While black figures have appeared in European oil paintings for centuries, very rarely are they the subject of the scene. Instead, their presence frames their white mistresses and masters.
With the recent hyper-visibility of the Black Lives Matter movement, it feels appropriate to look critically at some of these paintings on the Art UK website and compare them with the work of contemporary artist Lubaina Himid, the 2017 Turner Prize winner whose work often gives voice to enslaved people and draws attention to the legacies of slavery.
Historically, artworks such as Peter Lely's c.1651 portrait of Elizabeth Murray, Lady Tollemache gilded the brutal reality of slavery by presenting black people as well-dressed servants when in reality there was little distinction between enslavement and servitude.
When those who made their money through plantation slavery abroad returned to Britain they brought their house slaves, who were often children, with them. Taken away from their families and familiar surroundings, these children's lives would have been entirely controlled by their owners and employers.
The 100 well-dressed black cut-out figures in Himid's 'Naming the Money' series of 2004 represent the oft-unnamed black slaves and servants whom we see in paintings like Lely's.
Himid created a soundtrack to be played alongside the installation, which consists of short texts through which the cut-outs speak. They share their real names, the names given to them by their masters, details of their lives before displacement and of their lives as slaves and servants – the last line of each piece seeks to reconcile these two identities, showing how individuals might have held onto some element of self after enslavement.
These poetic statements are printed onto a blank balance sheet, undermining the rebranding of forced servitude as gainful employment.
Well-dressed servants are present throughout the Art UK database, in paintings such as John Giles Eccardt's portrait of Lady Grace Carteret from around 1740. These costumes serve the purpose of communicating the aristocratic subject's wealth and taste.
The black figures who wear them act as objects of comparison. Their dark skin is contrasted with the lady's paleness and their status is equal to the objects of wealth they hold, whether that be a platter of fruit or flowers or animals like a cockatoo or dog – they serve to set an opulent scene around the elite subjects. The black servant's humanity, individuality and beauty are denied in favour of using them as objects to enhance their mistress' status.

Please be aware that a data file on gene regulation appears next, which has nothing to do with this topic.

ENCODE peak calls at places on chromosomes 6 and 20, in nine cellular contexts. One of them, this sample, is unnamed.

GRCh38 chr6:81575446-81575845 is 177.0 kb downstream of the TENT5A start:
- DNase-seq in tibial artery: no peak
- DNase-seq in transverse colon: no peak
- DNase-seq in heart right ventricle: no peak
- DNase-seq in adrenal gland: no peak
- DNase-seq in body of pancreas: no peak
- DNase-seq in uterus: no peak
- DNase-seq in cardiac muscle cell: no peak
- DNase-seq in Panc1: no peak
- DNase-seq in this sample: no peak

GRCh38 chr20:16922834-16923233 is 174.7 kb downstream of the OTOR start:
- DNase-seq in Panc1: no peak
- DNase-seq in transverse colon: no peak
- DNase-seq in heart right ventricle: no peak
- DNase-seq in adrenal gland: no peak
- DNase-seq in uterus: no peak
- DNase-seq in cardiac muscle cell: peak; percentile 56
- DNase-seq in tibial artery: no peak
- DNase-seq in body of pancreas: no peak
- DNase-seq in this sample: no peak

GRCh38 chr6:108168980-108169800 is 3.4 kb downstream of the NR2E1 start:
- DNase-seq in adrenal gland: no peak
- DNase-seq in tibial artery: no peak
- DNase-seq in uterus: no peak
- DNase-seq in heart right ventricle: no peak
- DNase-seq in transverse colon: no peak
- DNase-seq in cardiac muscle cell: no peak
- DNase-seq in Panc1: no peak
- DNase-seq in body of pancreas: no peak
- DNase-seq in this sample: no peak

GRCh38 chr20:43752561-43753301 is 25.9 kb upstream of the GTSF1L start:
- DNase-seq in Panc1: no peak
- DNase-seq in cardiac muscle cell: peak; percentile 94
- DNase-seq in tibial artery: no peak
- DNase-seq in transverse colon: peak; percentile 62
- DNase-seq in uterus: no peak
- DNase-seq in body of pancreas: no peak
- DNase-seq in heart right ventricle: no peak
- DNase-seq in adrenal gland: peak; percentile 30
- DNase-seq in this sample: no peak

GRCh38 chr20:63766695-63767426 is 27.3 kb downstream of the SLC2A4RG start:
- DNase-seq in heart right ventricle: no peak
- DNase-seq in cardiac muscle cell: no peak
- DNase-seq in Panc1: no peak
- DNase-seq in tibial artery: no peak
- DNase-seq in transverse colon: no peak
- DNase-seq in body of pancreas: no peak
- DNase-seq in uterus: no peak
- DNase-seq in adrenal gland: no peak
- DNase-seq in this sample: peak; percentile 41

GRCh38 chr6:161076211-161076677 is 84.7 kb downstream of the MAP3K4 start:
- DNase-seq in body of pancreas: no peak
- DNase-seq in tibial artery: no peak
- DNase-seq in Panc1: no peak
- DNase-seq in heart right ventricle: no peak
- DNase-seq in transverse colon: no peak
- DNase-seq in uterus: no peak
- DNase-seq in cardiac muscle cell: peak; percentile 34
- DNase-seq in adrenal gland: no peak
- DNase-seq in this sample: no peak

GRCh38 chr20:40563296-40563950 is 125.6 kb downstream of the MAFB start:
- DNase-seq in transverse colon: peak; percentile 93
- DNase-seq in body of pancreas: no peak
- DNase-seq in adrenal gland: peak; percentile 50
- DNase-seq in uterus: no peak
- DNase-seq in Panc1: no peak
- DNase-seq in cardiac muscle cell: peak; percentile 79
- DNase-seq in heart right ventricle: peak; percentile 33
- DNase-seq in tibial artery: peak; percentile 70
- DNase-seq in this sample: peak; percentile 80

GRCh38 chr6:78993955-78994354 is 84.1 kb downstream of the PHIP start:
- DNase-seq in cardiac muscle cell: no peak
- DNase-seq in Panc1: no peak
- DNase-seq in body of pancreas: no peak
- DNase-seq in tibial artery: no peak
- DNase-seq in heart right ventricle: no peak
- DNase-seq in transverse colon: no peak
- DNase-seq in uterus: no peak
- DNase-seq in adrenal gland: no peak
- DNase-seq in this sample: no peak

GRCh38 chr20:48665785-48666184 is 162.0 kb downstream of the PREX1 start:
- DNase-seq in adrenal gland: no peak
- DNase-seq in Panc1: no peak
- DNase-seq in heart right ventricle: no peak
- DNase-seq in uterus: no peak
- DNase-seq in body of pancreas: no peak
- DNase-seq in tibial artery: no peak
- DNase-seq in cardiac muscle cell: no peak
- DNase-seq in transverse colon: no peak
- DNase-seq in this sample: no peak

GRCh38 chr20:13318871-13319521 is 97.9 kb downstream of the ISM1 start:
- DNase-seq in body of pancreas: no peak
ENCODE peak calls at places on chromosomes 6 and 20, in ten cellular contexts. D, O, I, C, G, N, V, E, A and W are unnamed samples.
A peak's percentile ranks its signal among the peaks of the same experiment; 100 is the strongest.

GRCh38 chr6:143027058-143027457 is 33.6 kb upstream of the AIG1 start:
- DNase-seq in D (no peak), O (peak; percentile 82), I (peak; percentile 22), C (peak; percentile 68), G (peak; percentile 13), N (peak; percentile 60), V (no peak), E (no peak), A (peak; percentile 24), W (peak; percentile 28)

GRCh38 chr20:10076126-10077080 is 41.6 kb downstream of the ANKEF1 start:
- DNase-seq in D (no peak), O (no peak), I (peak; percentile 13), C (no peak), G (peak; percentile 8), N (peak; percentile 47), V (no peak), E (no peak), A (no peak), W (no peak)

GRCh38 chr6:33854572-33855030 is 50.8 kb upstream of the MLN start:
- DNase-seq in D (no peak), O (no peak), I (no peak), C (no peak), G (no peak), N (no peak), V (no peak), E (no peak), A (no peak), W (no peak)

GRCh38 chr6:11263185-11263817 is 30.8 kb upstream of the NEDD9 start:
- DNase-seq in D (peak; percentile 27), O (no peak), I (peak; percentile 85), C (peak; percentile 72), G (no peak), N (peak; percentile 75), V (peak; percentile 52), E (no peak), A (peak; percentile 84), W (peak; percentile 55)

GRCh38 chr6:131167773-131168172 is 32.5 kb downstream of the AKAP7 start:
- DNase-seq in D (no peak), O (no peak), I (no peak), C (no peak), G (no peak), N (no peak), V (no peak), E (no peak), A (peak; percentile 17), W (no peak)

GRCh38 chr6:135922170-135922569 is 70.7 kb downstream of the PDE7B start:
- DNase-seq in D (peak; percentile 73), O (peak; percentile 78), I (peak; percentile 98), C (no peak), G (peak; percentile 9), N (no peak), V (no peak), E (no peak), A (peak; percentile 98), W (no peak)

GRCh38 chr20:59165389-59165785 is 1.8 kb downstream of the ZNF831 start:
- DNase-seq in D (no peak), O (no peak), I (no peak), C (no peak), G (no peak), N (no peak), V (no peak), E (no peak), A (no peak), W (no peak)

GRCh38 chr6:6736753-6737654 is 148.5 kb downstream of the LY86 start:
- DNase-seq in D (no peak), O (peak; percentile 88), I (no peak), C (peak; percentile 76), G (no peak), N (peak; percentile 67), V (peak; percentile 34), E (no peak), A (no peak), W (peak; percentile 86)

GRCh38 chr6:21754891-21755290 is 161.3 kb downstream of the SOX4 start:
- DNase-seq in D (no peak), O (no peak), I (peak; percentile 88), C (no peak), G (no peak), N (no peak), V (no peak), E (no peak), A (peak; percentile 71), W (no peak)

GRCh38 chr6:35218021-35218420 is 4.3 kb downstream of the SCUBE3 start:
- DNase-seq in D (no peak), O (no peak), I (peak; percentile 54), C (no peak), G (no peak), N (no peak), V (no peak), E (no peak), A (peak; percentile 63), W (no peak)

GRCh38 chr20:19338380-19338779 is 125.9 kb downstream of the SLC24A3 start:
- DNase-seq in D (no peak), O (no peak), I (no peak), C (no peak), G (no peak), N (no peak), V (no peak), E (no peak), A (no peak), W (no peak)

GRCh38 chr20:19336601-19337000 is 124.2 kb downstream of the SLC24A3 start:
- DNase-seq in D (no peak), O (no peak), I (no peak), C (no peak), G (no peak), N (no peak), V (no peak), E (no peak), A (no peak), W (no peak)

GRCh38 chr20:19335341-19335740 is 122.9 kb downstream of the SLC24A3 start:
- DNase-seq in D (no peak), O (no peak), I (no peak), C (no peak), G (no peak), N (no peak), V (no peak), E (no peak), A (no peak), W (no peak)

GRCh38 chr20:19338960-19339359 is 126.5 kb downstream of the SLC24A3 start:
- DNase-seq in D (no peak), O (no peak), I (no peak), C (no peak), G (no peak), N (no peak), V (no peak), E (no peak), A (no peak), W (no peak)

Even when black servants were painted alone, their function as symbols of wealth was still central to the commission. For instance, The Black Boy of c.1769 was painted by still life artist William Jones. That a still life painter was commissioned and not a portrait painter shows that the subject was viewed as an object and not a person, further reiterated by the absence of his name. He becomes just another expensive object recorded for prosperity by his owner. Even without his master in the scene, this young man's servitude is present as he poses serving a tray of fruit.
'A Woman's Place' opens at @KnoleNT today, telling the stories of the women who have contributed to Knole’s spirit and history through the work of six contemporary artists, including the 2017 Turner Prize winner, Lubaina Himid: https://t.co/VRhSFxJqCH pic.twitter.com/vkC7sai4E9— NT Press Office (@NTPressOffice) May 17, 2018
In contrast, Himid's 2018 works Collars and Cuffs and Flag for Grace took the theme of 'A Woman's Place at Knole' and used it to draw attention to the experiences and existence of black servants in British manor houses by taking Grace Robinson, a black laundry maid at Knole, as her subject.
As the laundress, Robinson would have been an integral part of the function of the house, while also existing very much outside it – the Collars and Cuffs paintings were fixed to drainpipes outside the house to reference this and Robinson's connection to water. Flowing throughout the house, Robinson becomes a ghostly presence. Flag for Grace reclaims Knole for those who worked and cared for it. These interventions make the contributions of black servants like Robinson central to the existence of homes like Knole.
Servants like Robinson continue to feature in paintings throughout the eighteenth century such as Johann Zoffany's The Family of Sir William Young of c.1767–1769 and John Hoppner's George IV (1762–1830), when Prince of Wales of 1780. While in both images servants are seen at work, neither reflects the gruelling reality of the work of domestic servants nor do they acknowledge the work of enslaved people on distant plantations which in the case of Sir William Young, provided the foundation of his wealth.